It contains more than 600 million research paper citations and processes nearly 40 million references each year, so perhaps it is not surprising that the world's largest citation database is prone to the odd error.
But after discovering a bizarre anomaly, one academic claimed this week to have "lost faith" in the Web of Science (WoS) database - which is set to help determine the allocation of more than £1 billion a year in research funding after this year's final research assessment exercise.
Richard Hull, a senior lecturer in management at Newcastle University, selected a paper entitled "Job quality and part-time work in the retail industry", published in the International Journal of Human Resource Management in March 2008, to teach students how to use the WoS. But he became perplexed when the WoS said this paper cited a 1997 article on the genetic engineering of pigs in the journal Biodrugs.
He said that the "false" citation for the journal and paper suggested that trust in the validity of the WoS was "very misplaced".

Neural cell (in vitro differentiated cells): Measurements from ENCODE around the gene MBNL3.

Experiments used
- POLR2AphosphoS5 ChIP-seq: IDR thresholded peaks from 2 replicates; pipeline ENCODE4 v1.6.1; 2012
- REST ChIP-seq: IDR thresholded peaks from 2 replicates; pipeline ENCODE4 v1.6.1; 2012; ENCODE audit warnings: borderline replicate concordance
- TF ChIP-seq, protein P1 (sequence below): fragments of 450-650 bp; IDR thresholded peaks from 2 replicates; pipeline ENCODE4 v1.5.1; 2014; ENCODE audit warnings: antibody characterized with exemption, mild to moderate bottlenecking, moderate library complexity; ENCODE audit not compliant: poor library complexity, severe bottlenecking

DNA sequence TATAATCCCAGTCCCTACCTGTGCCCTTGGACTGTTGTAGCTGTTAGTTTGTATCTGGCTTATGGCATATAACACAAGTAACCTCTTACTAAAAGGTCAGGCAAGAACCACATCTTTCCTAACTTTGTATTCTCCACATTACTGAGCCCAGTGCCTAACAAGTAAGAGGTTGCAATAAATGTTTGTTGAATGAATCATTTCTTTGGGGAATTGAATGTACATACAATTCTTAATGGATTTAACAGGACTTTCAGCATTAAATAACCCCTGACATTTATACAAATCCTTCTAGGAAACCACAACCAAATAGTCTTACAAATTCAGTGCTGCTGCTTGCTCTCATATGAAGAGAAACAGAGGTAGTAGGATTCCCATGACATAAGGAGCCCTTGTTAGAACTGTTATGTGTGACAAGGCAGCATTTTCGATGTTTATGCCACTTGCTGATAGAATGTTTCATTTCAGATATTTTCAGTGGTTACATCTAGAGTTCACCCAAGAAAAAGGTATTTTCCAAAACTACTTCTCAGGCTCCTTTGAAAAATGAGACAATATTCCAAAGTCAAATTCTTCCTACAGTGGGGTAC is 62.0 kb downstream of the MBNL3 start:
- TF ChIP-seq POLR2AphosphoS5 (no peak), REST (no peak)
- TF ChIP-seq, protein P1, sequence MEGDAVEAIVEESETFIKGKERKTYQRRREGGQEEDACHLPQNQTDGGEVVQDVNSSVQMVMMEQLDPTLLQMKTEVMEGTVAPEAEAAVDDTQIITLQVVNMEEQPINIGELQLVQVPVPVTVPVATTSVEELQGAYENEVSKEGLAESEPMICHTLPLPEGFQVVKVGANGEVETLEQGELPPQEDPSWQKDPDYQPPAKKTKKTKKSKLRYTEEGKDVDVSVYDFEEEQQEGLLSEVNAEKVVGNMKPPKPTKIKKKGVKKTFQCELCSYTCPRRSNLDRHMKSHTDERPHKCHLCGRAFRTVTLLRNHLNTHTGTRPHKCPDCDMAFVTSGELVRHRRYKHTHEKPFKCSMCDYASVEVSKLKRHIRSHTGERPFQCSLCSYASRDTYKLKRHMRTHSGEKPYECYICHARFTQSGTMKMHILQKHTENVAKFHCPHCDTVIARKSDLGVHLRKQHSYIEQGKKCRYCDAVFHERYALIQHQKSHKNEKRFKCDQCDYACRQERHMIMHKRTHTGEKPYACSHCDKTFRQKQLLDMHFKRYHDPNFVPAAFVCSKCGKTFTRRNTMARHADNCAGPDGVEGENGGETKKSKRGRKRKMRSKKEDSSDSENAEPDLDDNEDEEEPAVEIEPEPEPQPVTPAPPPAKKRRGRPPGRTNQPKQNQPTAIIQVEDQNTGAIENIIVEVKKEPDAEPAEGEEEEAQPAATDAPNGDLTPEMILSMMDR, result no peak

It is not the first time Dr Hull has highlighted such errors. Last September he found several mistakes that were reported in Times Higher Education. He said he would have expected database owner Thomson Reuters to tighten up procedures.
Marie McVeigh, senior manager of bibliographic policy at Thomson Reuters, said that the company used both automated processes and people to ensure that data were correct. While any error was regrettable, the frequency of occurrence was "extremely small", she said. In the case in question, the company has now identified the underlying cause of ambiguity and corrected it.
"(The database) remains the highest quality and most comprehensive and trusted citation database in the world," she said.
Dr Hull said his discoveries raised wider questions about what such anomalies might mean when databases are used to judge the quality of academics' work in the research excellence framework (REF).
The WoS and the Elsevier-owned Scopus database are being considered by the Higher Education Funding Council for England (Hefce) to count academics' citations, as a proxy for judging research quality under the REF.
Dr Hull mooted that Hefce might wish to establish an independent authority to "validate and certify" all data used for bibliometrics.
A spokesman for Hefce said citation data would need to be "sufficiently robust" for the REF and, depending on what a current pilot discovered, it would take measures to ensure it was.
Jonathan Adams, director of the data analysis firm Evidence Ltd, said Thomson was "incredibly good" at correcting faults.